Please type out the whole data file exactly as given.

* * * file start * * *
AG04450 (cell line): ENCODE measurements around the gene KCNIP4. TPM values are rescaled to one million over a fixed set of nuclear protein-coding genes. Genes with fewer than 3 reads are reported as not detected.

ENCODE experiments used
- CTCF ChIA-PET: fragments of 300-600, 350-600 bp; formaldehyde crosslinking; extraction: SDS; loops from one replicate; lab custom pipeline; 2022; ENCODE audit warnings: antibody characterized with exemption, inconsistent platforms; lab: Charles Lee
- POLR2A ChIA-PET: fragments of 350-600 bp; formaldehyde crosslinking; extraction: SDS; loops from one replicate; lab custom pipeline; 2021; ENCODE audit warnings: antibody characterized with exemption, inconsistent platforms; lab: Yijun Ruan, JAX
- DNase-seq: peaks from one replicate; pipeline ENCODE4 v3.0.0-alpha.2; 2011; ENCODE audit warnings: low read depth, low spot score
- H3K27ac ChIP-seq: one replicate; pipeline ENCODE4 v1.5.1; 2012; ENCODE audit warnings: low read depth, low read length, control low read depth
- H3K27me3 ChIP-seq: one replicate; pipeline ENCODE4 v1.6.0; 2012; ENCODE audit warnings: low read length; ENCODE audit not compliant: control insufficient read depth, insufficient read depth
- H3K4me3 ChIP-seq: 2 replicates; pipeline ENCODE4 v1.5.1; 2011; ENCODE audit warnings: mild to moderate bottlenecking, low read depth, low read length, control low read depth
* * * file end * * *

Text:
AG04450 (cell line): ENCODE measurements around the gene KCNIP4. TPM values are rescaled to one million over a fixed set of nuclear protein-coding genes. Genes with fewer than 3 reads are reported as not detected.

ENCODE experiments used
- CTCF ChIA-PET: fragments of 300-600, 350-600 bp; formaldehyde crosslinking; extraction: SDS; loops from one replicate; lab custom pipeline; 2022; ENCODE audit warnings: antibody characterized with exemption, inconsistent platforms; lab: Charles Lee
- POLR2A ChIA-PET: fragments of 350-600 bp; formaldehyde crosslinking; extraction: SDS; loops from one replicate; lab custom pipeline; 2021; ENCODE audit warnings: antibody characterized with exemption, inconsistent platforms; lab: Yijun Ruan, JAX
- DNase-seq: peaks from one replicate; pipeline ENCODE4 v3.0.0-alpha.2; 2011; ENCODE audit warnings: low read depth, low spot score
- H3K27ac ChIP-seq: one replicate; pipeline ENCODE4 v1.5.1; 2012; ENCODE audit warnings: low read depth, low read length, control low read depth
- H3K27me3 ChIP-seq: one replicate; pipeline ENCODE4 v1.6.0; 2012; ENCODE audit warnings: low read length; ENCODE audit not compliant: control insufficient read depth, insufficient read depth
- H3K4me3 ChIP-seq: 2 replicates; pipeline ENCODE4 v1.5.1; 2011; ENCODE audit warnings: mild to moderate bottlenecking, low read depth, low read length, control low read depth